The girl hate in this book is so disgusting.

      Absolutely. Just wait until the camping trip by Lake Mead, where Sofia and Mel are slandered, and then Dela’s triumphant return towards the end, which I won’t ruin, but it’s dripping with misogyny.

      October 4, 2017
      |Reply
      • Amy
        Amy

        Y’know, i was expecting the usual girl hate. Sofia is “the slut” and has no point in the book beyond being the slut to show off how virginal and pure Zade is. (Five dollars says Zade is in fact a virgin and Lani will put her virginity up on a pedestal) I expected Sofia to only show up once, and then never be mentioned again.

        But emphasizing that *nobody* cares about Sofia, about her safety, about her mental and physical welfare, about her emotional state, is much, much worse than ignoring her outright.

        Besides being “the slut”, what has Sofia done wrong to deserve such hatred? Hell, why is she labeled “the slut” when the ONLY person she’s openly been with is Charles? For goodness sakes, having Mac spy on Zade while she’s dressing is a million times more creepy and rapey than Sofia GENTLY TOUCHING MAC’S HAND.

        UGH,

        October 5, 2017
        |Reply
    • Alicee
      Alicee

      All of this! Even if we accept that she magically had only stitches and bruises, those would hurt. She wouldn’t be able to move like usual.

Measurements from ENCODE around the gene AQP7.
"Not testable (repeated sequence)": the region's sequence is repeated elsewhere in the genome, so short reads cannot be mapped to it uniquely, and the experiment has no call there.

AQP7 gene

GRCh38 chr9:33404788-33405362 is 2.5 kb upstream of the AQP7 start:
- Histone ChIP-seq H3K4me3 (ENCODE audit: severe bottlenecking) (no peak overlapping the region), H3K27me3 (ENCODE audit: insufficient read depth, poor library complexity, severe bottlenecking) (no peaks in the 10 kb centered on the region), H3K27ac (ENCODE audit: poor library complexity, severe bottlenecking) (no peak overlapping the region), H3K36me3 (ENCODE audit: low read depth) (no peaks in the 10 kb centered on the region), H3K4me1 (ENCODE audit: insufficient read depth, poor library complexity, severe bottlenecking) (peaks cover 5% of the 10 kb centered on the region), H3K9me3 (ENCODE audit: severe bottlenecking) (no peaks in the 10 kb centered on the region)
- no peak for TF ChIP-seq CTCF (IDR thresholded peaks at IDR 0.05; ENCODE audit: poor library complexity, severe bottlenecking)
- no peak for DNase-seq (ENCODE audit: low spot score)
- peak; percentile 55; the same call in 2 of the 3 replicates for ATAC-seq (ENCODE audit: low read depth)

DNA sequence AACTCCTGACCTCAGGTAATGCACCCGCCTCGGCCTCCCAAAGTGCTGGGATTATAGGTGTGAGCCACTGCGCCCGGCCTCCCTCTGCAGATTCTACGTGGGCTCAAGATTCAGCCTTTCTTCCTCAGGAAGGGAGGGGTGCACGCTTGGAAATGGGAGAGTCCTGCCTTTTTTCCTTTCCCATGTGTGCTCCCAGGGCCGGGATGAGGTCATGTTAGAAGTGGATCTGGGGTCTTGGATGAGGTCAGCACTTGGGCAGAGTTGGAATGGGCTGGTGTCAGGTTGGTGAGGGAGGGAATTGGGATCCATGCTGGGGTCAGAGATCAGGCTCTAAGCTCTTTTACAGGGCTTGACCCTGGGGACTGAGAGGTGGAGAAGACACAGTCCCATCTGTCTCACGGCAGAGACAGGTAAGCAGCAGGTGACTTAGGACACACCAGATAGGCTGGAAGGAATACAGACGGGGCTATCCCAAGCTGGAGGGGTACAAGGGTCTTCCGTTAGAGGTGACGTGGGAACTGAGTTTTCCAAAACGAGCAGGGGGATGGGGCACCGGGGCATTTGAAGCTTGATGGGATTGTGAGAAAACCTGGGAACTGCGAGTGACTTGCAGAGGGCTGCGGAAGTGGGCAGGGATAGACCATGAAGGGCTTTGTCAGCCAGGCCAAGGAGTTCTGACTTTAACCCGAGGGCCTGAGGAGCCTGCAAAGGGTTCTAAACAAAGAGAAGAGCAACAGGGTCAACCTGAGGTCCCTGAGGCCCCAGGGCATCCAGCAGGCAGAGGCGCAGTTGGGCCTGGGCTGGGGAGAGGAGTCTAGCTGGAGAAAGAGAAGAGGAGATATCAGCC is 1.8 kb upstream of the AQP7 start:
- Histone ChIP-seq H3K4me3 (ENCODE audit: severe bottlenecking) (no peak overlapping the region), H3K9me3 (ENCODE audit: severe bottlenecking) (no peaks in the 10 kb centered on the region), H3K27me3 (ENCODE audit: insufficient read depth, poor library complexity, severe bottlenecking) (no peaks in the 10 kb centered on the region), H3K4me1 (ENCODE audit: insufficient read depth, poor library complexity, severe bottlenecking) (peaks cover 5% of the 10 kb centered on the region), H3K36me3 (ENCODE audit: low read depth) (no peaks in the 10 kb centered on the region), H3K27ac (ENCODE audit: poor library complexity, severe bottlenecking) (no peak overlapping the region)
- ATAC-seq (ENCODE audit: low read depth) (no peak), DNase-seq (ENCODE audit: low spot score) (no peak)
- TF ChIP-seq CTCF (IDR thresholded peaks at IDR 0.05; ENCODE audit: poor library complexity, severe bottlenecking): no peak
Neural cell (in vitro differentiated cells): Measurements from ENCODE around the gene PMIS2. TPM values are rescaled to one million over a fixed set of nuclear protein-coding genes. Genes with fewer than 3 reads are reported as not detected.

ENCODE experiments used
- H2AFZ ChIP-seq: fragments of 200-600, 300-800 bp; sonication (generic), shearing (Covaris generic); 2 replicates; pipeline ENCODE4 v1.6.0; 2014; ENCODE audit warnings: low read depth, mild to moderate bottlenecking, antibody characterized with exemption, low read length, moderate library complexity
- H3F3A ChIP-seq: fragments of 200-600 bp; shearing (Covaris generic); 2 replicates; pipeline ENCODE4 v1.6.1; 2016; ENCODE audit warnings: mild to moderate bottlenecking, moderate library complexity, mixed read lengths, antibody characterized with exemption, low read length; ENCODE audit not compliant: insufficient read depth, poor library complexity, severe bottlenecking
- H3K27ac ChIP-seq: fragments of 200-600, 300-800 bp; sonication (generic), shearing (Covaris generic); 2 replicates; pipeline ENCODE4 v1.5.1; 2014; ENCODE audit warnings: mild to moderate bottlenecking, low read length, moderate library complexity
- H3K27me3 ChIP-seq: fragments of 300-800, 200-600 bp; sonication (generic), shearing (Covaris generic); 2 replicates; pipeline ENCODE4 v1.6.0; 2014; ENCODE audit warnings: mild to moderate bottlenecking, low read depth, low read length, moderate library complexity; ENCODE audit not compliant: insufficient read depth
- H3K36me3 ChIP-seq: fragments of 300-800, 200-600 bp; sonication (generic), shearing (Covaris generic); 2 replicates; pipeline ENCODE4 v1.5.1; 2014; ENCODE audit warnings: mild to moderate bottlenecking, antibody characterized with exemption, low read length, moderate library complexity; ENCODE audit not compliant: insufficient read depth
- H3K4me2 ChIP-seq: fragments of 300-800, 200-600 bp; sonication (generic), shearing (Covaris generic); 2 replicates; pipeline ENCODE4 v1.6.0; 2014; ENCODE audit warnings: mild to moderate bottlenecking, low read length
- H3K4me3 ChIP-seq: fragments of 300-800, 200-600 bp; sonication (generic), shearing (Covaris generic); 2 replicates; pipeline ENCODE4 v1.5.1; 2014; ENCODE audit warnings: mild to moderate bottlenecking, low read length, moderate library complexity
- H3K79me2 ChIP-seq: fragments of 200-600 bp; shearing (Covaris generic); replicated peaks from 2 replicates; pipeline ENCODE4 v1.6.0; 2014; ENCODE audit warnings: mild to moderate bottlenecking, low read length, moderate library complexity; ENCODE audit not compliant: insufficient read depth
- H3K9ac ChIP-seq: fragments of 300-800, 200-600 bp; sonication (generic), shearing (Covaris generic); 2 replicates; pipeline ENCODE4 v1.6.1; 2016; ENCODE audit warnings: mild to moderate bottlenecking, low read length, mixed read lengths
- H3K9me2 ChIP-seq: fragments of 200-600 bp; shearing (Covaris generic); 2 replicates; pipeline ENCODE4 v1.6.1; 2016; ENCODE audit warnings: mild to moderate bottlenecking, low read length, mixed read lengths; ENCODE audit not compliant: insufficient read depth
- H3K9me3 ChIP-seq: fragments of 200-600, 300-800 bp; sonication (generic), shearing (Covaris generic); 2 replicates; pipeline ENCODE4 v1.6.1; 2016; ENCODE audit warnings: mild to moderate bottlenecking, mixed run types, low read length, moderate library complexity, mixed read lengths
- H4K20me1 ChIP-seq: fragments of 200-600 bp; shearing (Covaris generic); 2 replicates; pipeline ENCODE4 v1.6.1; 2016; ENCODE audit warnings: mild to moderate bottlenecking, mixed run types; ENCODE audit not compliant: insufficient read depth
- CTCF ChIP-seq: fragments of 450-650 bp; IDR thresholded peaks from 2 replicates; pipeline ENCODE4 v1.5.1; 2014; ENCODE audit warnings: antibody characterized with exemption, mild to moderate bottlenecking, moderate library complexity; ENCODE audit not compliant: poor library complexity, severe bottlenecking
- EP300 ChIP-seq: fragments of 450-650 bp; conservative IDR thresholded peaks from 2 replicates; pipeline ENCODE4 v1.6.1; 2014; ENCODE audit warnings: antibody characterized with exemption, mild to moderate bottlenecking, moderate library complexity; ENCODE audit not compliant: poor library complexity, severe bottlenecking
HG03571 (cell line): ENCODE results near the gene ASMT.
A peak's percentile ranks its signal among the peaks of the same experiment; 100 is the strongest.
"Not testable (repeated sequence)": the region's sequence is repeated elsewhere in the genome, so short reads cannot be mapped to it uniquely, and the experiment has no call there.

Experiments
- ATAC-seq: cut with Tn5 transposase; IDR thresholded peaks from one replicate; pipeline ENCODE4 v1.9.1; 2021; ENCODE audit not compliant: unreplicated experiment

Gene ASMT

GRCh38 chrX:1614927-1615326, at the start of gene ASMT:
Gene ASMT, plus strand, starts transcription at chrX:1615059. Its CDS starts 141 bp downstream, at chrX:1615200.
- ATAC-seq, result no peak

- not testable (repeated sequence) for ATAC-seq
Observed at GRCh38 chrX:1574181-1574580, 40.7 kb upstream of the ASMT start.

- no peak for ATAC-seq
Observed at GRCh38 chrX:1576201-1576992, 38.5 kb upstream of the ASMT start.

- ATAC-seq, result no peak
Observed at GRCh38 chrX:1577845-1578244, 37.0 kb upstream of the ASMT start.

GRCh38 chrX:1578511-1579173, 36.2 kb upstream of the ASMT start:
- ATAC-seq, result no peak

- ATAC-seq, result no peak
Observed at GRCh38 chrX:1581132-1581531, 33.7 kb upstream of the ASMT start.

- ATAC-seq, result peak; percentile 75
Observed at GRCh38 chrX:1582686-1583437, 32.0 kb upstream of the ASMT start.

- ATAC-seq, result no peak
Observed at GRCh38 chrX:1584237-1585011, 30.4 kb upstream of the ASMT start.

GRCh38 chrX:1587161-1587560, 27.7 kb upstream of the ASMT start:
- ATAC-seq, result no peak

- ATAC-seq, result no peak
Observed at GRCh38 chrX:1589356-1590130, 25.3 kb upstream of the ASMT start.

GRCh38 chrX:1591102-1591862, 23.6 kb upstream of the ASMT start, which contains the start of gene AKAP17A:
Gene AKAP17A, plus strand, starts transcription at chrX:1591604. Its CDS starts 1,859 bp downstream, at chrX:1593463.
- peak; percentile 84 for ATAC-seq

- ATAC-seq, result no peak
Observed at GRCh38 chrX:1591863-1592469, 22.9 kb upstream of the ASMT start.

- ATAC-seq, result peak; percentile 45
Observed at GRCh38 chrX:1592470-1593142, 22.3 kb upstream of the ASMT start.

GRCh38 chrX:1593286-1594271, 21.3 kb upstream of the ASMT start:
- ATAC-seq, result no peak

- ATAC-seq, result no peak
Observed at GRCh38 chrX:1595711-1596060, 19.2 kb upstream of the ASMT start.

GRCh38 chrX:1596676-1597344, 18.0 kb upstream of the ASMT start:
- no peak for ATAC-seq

October 6, 2017
      |Reply
      • Lily
        Lily

        Yeah, my near-death experience sent me on a slow spiritual journey (and also I was in pain for days). Sofia? Slutting at the bar, 100 percent fine, no enlightenment.

        October 6, 2017
        |Reply
  23. Someone on ontd predicted that she’d probably become an actual bestseller after all this fame/notoriety and I hate that they were probably correct

    I still refuse to believe this is a real book written by someone my age and not some elaborate trolling attempt or social experiment

    October 4, 2017
    |Reply
    • Dove
      Dove

      Someone on ontd predicted that she’d probably become an actual bestseller after all this fame/notoriety and I hate that they were probably correct

      She’s not selling enough books to become a bestseller. If she’d created a quality product, it would’ve helped, but no one wants her book, unless they’re as masochistic as we are.